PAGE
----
For the past few thousand years, the culture of China has been very specific and constant with the traditions and customs that it has. Many of these traditions can be seen by some as superstitions. Several of the superstitions in China are predominantly based on the luck and the fortune that it can bring or take away from someone. Some of these superstitions can help to bring success to a person, family, or business, while other superstitions have associations with death, devastation, and ruin. Many of the most widely recognized Chinese superstitions involve the supernatural, colors, or numbers. Many superstitions in China are related to supernatural beings. Most people in China believe in the spirit world which is filled with the ghosts of past ancestors (“Chinese Customs, Superstitions, and Traditions”).
The Chinese also believe in many gods and deities, such as the Jade Emperor and the kitchen god who control different aspects of the lives of the people (Donn). They believe in pleasing these gods and spirits to give themselves a prosperous life of fortune (“Chinese Customs, Superstitions, and Traditions). One specific way that they do this is by leaving gifts of candy for their kitchen god so that he will tell the Jade Emperor to give the family good luck and prosperity because of their good deeds (Donn). Additionally, the Chinese people work to not anger the spirits and gods. (“Chinese Customs, Superstitions, and Traditions”). A very important superstition warns against clipping finger or toenails at night, otherwise the spirits of dead ancestors will return to haunt the living (Veljkovic). Additionally, the nail clippings should be disposed of in secret so that no one can put a curse on the owner of the nail clippings (“Chinese Customs, Superstitions, and Traditions”). Lastly, the Chinese believe that dogs have the capability of seeing supernatural beings, such as spirits and ghosts, and the dogs start to howl whenever they see one (Veljkovic). In addition, if someone smears the fluid tears of a dog onto their own eye, then they too will be able to see the supernatural world (“Chinese Customs, Superstitions, and Traditions”). However, this is very dangerous because the shock of seeing such a world is likely to cause death (Veljkovic).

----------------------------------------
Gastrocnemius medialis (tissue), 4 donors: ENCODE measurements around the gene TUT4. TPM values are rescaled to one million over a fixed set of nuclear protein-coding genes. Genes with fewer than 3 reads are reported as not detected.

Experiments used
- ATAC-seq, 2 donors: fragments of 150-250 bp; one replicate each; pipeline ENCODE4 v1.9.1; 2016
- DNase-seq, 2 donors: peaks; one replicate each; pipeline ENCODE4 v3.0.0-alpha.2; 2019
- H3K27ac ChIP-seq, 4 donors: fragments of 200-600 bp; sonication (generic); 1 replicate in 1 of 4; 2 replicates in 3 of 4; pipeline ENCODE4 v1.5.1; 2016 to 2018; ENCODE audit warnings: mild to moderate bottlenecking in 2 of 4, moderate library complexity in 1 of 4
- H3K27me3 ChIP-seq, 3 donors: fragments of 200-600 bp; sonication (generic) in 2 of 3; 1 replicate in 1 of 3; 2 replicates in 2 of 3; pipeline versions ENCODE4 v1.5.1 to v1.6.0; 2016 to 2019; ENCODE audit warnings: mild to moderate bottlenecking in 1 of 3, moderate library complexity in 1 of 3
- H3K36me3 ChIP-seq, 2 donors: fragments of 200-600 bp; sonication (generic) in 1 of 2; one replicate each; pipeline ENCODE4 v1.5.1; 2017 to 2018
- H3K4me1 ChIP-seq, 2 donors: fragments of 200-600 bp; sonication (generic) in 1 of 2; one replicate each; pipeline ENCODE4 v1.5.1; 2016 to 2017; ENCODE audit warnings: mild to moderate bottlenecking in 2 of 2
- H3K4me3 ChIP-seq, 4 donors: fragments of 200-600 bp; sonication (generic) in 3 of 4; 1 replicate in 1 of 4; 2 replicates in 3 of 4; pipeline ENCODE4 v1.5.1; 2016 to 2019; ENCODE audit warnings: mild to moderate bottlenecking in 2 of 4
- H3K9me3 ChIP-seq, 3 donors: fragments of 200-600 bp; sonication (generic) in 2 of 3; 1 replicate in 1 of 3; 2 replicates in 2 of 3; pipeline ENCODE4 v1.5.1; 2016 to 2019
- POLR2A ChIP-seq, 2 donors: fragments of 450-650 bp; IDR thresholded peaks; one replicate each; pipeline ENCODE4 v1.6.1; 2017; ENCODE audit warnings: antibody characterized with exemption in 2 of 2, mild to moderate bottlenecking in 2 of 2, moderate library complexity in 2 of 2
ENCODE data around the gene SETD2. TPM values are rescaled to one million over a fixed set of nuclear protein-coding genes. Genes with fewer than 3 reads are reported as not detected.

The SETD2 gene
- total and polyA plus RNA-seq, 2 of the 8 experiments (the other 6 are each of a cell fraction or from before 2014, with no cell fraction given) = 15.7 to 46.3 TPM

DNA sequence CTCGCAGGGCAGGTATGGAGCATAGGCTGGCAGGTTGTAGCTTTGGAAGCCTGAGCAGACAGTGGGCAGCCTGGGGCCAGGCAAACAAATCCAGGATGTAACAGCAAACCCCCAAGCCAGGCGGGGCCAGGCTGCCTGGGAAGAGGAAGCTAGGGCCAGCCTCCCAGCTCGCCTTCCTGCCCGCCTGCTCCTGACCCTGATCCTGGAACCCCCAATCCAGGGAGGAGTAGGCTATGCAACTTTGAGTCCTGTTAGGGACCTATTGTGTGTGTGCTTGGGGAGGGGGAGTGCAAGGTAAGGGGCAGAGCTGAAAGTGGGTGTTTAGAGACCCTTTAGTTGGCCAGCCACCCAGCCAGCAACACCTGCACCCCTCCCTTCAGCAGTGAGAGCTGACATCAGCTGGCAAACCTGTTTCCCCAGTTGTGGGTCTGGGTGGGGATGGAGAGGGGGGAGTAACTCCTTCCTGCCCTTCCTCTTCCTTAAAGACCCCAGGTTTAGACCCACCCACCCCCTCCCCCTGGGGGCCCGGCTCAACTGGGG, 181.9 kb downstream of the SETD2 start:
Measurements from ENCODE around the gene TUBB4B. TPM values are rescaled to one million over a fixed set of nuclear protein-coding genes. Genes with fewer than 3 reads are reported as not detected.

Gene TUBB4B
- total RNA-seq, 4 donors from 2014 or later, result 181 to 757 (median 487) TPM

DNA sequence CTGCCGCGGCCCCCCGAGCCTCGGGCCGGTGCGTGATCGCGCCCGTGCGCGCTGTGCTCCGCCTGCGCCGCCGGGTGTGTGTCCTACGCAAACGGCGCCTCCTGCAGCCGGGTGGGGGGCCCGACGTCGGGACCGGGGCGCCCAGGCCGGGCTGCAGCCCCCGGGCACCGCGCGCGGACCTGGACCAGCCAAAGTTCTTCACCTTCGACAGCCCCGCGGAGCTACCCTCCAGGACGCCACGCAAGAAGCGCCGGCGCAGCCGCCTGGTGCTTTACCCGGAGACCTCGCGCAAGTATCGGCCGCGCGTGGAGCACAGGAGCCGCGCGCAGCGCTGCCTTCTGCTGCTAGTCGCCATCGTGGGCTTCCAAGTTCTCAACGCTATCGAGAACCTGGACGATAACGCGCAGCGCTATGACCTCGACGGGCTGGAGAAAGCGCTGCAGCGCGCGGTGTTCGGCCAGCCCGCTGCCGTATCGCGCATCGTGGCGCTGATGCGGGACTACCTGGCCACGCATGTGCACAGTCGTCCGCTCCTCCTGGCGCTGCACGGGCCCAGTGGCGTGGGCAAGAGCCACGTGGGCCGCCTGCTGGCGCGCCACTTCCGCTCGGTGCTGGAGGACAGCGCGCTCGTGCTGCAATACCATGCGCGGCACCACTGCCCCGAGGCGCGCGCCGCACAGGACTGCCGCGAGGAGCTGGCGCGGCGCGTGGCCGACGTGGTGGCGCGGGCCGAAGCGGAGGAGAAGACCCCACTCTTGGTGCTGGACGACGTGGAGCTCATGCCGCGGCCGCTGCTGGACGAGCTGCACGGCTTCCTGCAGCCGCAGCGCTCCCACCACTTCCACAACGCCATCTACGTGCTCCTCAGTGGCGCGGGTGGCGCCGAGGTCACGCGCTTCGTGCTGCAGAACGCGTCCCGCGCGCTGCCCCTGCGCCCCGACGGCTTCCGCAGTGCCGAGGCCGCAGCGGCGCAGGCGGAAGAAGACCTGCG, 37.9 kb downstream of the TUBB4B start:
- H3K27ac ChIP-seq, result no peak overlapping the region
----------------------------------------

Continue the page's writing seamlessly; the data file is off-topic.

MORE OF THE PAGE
Another kind of Chinese superstition relates to the colors. In China, the majority of people observe the colors black, red, and white as important symbols, each with their own unique meaning (Gehrmann). The color black in China is well-known as being a symbol of darkness, evil, and the color of bruises and pain, so it is very unpopular (Hang). Additionally, black is a color of sin and misfortune and is therefore thought to be an unlucky color to decorate a home with or to wear to a Chinese festival, party, or wedding (“Chinese Customs, Superstitions, and Traditions”). Red is another significant color which is said to bring great luck and fortune (Gehrmann). Red is typically featured in weddings and in celebrations, such as Chinese New Year, where the people hand out red envelopes full of money as signs of good luck (Hang). Additionally, the color red in architecture is solely reserved for the Emperor and his closest family because the Chinese Emperor has the most luck and fortune compared all other people (Gehrmann). A third significant color is white, which has a mixture of good and bad meaning (“Chinese Customs, Superstitions, and Traditions”). White can be a color of confidence and purity, while also being a color of mourning and death (Gehrmann). Traditionally, the color white is worn to funerals to mourn for the dead (Hang). It is also superstitiously worn at funerals as it is said to bring harmony, between a celebration of past life and of mourning for what was lost (“Chinese Customs, Superstitions, and Traditions”).